Niigata Prefecture has some spectacular matsuri held each winter. Here are three winter events that will make anyone’s visit unforgettable.
Tokamachi Snow Festival
The Tokamachi Snow Festival is a celebration of winter. Known as ‘snow country’, Tokamachi has an average of two to three metres of accumulated snow each year. Making the most of this enormous snowfall, the festival was created to bring colour and excitement to this remote part of southern Niigata.
First held in 1950, the annual Tokamachi Snow Festival takes place on the third weekend of February. Events kick off on Friday night and continue through to Sunday afternoon. Dotted throughout the town are over 60 amazing snow sculptures of varying sizes built by professional sculptors as well as local teams and school children. The sculptures feature beloved Japanese characters such as Totoro, scenes inspired by Hollywood movies, and impressive original designs.
Over the three days, visitors can also try snow sports, taste local food while sitting inside igloos, and watch elegant kimono fashion parades that show off the region’s textile industry. The climax of the festival is the spectacular Snow Carnival on Saturday night. Locals and visitors alike come together in front of the festival’s masterpiece snow sculpture for a huge music concert, light projection show and fireworks display.
From Tokamachi Station, the sculptures can be visited on foot or by taking the mini tour bus. Bus tickets are 500 yen for a one-day pass. Alternatively, a Snow Festival Passport for 2,500 yen (3,000 yen if bought on the day) includes unlimited bus rides and other benefits.
For details, see the official website.
Koide International Snowball Fight
The Japanese word for snowball fight is yukigassen, which literally translates to snow battle. This is particularly appropriate when referencing one of Niigata’s most enjoyable winter festivals — the Koide International Snowball Fight. This region of Niigata claims to be the spot of Japan’s first ever “snow battle,” dating all the way back to 1535!
Two warlords of the region — Uesugi Sadanori and Nakao Tamekage — were battling it out in the early spring of that year. There were piles of snow still on the ground at the time, characteristic of long Niigata winters, and the warlords quickly became exhausted from the intense fighting. Laying on the ground after ending the battle in a stalemate, Nakao grabbed a fistful of snow, hurled it at Uesugi, and history was made! Paying homage to this, the International Snowball Fight was created, and has been running for over 30 years.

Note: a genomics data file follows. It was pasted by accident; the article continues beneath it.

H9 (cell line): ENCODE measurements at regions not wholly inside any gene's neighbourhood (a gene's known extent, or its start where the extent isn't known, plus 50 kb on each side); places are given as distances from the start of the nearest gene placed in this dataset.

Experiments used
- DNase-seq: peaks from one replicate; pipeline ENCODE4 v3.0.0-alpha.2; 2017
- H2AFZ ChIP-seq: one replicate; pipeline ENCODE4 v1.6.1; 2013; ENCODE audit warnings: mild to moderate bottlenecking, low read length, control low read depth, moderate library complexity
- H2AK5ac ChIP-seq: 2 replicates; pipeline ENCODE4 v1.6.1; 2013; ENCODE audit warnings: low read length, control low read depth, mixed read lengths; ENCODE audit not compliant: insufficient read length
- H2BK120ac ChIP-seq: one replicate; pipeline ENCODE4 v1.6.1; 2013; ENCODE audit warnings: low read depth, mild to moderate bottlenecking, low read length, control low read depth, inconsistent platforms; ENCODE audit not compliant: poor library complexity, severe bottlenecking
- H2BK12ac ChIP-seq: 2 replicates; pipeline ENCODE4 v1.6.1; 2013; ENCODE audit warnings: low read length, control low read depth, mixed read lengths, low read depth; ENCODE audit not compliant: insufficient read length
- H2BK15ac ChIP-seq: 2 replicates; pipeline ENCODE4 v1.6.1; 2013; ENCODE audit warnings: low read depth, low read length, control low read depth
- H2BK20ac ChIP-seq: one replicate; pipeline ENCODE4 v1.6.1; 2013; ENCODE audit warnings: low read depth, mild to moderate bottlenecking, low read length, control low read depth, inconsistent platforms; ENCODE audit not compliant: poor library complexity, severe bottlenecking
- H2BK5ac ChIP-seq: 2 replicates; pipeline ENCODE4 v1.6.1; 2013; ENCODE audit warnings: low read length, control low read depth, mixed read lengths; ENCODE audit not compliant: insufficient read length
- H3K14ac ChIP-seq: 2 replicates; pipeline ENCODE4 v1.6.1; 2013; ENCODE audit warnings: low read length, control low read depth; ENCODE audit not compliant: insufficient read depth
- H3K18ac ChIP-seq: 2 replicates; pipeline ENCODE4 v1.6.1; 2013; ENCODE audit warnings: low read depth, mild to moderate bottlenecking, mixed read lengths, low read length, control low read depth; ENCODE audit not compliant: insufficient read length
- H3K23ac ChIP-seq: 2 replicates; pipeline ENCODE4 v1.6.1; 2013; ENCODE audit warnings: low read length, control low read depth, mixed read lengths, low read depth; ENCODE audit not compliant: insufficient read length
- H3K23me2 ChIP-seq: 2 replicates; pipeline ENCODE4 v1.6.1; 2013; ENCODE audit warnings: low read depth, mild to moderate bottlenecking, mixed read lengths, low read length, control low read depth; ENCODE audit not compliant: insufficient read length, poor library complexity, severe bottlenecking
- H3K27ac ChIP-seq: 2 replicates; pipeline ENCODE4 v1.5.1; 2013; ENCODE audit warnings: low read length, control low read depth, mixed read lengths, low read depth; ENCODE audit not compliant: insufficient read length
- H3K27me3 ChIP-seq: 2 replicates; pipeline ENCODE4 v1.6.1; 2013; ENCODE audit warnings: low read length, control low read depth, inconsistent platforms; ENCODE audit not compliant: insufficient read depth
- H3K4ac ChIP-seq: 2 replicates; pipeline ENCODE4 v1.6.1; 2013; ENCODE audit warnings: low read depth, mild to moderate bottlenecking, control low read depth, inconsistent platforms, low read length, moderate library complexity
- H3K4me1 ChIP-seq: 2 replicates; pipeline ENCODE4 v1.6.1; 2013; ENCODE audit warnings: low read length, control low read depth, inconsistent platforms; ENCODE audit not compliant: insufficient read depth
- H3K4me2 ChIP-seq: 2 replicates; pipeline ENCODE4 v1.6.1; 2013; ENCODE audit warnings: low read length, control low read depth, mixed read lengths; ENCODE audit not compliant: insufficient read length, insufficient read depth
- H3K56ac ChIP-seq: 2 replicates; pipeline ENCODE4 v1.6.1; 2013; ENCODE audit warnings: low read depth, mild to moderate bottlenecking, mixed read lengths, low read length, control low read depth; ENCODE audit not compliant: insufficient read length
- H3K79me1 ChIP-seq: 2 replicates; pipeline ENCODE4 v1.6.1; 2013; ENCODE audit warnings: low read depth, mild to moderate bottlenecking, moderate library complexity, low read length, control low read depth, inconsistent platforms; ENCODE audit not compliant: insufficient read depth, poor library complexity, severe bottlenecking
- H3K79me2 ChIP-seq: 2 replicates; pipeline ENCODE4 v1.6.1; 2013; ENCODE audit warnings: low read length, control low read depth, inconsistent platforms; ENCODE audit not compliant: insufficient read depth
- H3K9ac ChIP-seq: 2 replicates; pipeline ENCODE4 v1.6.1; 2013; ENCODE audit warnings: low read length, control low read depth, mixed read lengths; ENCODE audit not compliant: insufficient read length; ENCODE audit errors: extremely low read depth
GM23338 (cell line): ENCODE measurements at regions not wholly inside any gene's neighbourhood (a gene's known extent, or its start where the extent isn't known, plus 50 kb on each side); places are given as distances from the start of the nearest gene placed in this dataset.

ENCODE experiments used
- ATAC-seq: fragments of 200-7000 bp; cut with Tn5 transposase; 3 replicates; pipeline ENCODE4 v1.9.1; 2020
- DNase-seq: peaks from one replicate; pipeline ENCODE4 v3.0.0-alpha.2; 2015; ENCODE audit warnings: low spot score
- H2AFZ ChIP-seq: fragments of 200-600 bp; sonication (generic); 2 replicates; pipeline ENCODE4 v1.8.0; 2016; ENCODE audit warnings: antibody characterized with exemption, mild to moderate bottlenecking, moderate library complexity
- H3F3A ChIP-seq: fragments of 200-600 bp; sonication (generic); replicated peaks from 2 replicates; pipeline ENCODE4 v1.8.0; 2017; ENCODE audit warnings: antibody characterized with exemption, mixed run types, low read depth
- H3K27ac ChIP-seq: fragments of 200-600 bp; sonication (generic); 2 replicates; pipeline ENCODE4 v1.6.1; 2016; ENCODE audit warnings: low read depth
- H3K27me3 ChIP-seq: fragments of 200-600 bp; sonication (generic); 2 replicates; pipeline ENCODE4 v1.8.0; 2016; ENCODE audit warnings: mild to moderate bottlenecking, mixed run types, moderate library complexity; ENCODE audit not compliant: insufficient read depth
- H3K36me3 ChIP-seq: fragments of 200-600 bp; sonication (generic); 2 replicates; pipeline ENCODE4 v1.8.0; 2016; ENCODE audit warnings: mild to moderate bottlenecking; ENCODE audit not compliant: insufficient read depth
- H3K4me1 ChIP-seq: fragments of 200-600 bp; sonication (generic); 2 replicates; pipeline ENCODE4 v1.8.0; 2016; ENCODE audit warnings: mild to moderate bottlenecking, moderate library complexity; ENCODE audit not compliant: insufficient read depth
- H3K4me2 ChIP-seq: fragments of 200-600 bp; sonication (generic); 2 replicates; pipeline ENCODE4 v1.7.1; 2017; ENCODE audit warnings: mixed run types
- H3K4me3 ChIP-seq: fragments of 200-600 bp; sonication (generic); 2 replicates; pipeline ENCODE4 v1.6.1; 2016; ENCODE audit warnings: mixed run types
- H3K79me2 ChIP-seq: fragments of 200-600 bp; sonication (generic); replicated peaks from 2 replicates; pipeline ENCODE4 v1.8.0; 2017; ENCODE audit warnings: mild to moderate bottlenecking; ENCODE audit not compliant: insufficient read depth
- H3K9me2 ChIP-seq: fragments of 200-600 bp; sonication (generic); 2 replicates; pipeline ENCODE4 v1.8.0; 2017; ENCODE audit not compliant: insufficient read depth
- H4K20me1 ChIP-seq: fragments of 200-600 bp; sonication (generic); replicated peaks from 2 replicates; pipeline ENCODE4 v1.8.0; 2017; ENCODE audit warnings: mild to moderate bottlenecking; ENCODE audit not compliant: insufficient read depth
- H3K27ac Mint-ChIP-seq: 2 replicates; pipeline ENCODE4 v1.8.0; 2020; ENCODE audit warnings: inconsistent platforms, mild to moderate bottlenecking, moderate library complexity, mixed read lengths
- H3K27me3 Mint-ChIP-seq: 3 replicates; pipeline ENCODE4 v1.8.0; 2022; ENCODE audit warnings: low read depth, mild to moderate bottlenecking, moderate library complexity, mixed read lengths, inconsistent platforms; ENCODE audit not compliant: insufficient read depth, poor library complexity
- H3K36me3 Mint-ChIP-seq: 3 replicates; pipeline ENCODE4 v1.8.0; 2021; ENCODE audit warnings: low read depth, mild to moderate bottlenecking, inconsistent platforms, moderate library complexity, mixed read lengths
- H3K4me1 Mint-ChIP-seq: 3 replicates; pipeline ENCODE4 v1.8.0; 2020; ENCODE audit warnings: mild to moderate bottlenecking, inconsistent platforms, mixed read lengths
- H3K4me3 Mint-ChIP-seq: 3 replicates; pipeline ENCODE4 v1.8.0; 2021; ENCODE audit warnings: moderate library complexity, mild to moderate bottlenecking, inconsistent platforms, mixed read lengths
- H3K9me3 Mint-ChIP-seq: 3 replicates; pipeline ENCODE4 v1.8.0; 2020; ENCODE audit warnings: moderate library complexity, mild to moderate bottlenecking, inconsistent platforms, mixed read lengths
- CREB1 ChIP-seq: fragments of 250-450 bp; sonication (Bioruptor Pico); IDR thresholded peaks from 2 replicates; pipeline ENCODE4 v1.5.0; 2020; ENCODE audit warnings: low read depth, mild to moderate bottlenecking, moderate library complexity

Teams of five participants must be registered before the event, and on the day of the festival they battle it out like the warlords of years gone by. Participants are encouraged to get into the spirit by dressing up in costumes, and whilst it’s not mandatory to do so, it certainly adds to the fun, light hearted atmosphere.
The festival happens at Koide’s Hibikinomori Park, and you’ll find plenty of eats and drinks available at the venue, including locally produced sake samples. The 2019 event is scheduled for Sunday, February 10, and more details will be updated on their website when registrations open.
Urasa Naked Pushing Festival
Held annually on the 3rd of March, Urasa’s Naked Pushing Festival combines spirituality and quirkiness in the one event. The festival centers around the picturesque Bishamondo Temple, which was constructed over 1200 years ago. History dictates that since those times, fully naked men would push and jostle past each other for the honor of being first to worship Bishamon, the temple’s God of wealth and warriors. The practice commenced to ward off bad luck and usher in good fortune coming out of the winter months and is now considered one of Japan’s most unique festivals.
These days, rules have relaxed a little, and participants get to cover up with a loincloth, headband and traditional sandals. However, it’s still mighty chilly in Niigata as winter draws to a close and braving the elements in such minimal attire is challenging. To try and stay warm, you may see competitors enjoying a sip or two of locally brewed sake, something this region of Japan is renowned for.
The main event happens after sunset, but you’ll find the festival fun spans the entire day. There are stage performances, games, and plenty of delicious traditional foods on offer in the streets surrounding the temple, so get there early and soak up the atmosphere.
Urasa’s Bishamondo Temple is located approximately five minutes’ walk from JR Urasa Station. Buses are conveniently available from Narita airport to Niigata City directly. From there, Urasa is accessible in 35 minutes via the Joetsu Shinkansen.
WRITTEN BY CELIA KNOX AND KIM